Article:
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Celebrities bask in Winter Classic's glow

by Brian Compton
CHICAGO -- Detroit Tigers outfielder Curtis Granderson was right at home Thursday afternoon.

Sort of.

The Chicago native couldn't believe his eyes when he arrived at Wrigley Field for the Bridgestone NHL Winter Classic and saw how one of baseball's most historic ballparks had been transformed into a winter wonderland.

"I didn't know how it was going to look when I got here, but it's amazing," said Granderson, who watched the Detroit Red Wings' 6-4 win from a luxury suite. "It's great to have the Blackhawks and the Red Wings at Wrigley Field. I'm enjoying my time here."

Among the other celebrities on hand were actors Vince Vaughn ("Wedding Crashers," "The Breakup"), William Petersen ("CSI"), Jeffrey Donovan ("Burn Notice") and George Stults ("7th Heaven"); actress Joan Cusack ("Working Girl," "Sixteen Candles"); Smashing Pumpkins lead singer Billy Corgan; "Wheel of Fortune" host Pat Sajak and CBS Sports football analyst and former NFL quarterback Boomer Esiason.

Thursday's game between the Central Division rivals was the second Granderson has seen in person. He hopes to attend more in the future.

"I haven't had the chance to make it to as many as I want to," Granderson said. "This is my second NHL game. I went to a game in Tampa, and I've been to a couple of OHL (Ontario Hockey League) games. I enjoy the sport. This is a great opportunity to see another great game."

Perhaps Granderson will get to see another great game should the Red Wings ever host a game at Comerica Park. Granderson, though, believes Wrigley was the perfect fit for such an event.

"It's so big, the rink would look so small," Granderson said. "Wrigley Field works good because it's not a big stadium.  It works out well, especially with the rooftop seats. The seating is good. It looks like a lot of the fans are definitely enjoying it.  It works out very good here."

Actor Thorsten Kaye agreed. The die-hard Red Wings' fan had prime seats in Section 415, right near center ice.

"This is very special," Kaye told "I've got to tell you, when I wanted to get tickets I wanted to get close to the ice. But I was told I shouldn't do that -- you want to be up high to see this thing."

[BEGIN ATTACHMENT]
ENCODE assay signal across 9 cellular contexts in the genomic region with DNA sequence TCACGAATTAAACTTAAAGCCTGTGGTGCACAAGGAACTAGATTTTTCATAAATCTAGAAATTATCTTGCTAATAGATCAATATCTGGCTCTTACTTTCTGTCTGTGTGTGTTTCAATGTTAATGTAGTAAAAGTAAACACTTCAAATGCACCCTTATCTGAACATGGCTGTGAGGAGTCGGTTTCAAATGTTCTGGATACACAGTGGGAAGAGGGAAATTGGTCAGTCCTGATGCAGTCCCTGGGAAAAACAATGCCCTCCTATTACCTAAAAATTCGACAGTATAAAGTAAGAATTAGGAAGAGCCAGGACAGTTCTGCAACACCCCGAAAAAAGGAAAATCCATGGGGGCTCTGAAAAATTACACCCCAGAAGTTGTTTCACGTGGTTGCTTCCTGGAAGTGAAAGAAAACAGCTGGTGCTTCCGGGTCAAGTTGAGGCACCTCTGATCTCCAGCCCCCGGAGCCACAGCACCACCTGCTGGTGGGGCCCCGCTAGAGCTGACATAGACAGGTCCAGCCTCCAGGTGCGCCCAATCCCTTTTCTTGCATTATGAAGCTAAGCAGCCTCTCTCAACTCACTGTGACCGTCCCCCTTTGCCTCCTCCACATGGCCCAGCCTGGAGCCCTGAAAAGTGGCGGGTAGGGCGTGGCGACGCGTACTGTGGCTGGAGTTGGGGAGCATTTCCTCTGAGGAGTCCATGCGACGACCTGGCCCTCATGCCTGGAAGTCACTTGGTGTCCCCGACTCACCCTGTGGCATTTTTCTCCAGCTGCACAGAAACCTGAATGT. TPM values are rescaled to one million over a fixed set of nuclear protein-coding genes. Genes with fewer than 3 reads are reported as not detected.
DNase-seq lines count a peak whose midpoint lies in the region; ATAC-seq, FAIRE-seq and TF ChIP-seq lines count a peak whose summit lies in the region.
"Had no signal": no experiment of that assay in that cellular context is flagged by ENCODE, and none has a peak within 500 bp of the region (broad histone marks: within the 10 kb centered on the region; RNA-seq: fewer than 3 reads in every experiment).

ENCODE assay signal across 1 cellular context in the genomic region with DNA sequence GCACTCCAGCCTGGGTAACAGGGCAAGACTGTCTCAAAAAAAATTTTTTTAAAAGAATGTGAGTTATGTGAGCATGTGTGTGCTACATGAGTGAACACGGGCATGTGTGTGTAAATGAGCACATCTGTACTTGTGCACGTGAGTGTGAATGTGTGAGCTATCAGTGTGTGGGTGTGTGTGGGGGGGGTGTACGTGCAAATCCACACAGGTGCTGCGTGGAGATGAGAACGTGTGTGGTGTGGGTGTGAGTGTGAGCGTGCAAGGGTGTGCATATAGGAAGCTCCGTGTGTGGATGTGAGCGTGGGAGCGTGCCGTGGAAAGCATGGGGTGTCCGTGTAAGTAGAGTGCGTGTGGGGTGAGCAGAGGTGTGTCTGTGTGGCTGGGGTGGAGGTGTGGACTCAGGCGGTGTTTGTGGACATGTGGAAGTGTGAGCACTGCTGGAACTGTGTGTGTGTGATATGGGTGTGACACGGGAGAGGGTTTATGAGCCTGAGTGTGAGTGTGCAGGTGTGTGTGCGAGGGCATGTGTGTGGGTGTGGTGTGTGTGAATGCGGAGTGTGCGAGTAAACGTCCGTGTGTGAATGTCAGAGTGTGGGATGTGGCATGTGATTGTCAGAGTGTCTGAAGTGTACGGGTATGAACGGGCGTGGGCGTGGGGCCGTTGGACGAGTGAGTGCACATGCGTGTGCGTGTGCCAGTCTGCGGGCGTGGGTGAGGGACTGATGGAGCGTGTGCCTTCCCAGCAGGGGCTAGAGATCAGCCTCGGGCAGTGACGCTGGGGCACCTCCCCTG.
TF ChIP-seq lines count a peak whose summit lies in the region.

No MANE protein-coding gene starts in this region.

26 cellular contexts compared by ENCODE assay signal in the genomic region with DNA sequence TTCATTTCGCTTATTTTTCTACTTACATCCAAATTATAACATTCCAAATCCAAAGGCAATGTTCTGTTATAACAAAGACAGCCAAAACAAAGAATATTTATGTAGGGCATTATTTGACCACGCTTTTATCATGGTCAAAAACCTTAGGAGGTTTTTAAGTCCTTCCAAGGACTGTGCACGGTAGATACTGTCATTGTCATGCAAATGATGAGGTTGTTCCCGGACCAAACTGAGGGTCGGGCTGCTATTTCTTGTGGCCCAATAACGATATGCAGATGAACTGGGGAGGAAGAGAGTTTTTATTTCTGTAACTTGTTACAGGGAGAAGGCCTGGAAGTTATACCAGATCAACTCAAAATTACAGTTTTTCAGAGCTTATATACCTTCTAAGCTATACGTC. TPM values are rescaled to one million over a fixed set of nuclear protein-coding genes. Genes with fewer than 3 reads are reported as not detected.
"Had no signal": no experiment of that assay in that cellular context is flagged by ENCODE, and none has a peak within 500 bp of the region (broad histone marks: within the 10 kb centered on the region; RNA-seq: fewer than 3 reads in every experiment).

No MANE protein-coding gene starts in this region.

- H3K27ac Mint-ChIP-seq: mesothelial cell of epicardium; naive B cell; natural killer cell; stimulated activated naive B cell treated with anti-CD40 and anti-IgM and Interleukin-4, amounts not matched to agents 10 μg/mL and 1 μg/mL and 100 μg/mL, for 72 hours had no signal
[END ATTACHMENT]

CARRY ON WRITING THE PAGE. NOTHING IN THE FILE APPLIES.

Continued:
Kaye was able to see everything -- including the four minor penalties Detroit took in the opening period. Two of Chicago's three first-period goals came via the power play.

"We've got to stay out of the penalty box. This is not a circus. It's a very important game for us."

Nonetheless, the pre-game festivities sent chills down the spines of the 40,818 in attendance. Kaye was mesmerized by the Wrigley atmosphere.

"That was really cool," Kaye said of the pre-game ceremony. "I'm not a baseball guy, so Wrigley doesn't mean the same to me. But what a setup! When you look out and see people's homes and they're up on the rooftop, this is pretty cool. I saw the two planes coming (during the national anthem), which was great."

John Hughes, the Hollywood writer and director who lives in the Chicago area, was in Wrigley's upper deck behind the goal nearest the left-field foul pole.

"I grew up in the Detroit area, so I’m sort of happy right now," Hughes said at the end of the second period with the Red Wings up 4-3. "Gordie Howe was my hero growing up. We listened to games on the radio."

Hughes authored the smash-hit screenplay "Home Alone" and then went on to direct blockbusters such as "Ferris Bueller's Day Off," "Sixteen Candles" and "Pretty in Pink." After "Ferris Bueller" — "I used the number 9," said Hughes -- Howe sent the director an autographed jersey.

"That was a big thrill," said Hughes, who nonetheless was a Blackhawks season ticket holder for years.

"We're going to re-up now," Hughes said. "It's amazing what Rocky Wirtz and his organization has done for the team. There is just so much affection for the Hawks that was pent up. I think that's why there was anger about the Hawks [dry stretch]. The team is beloved."
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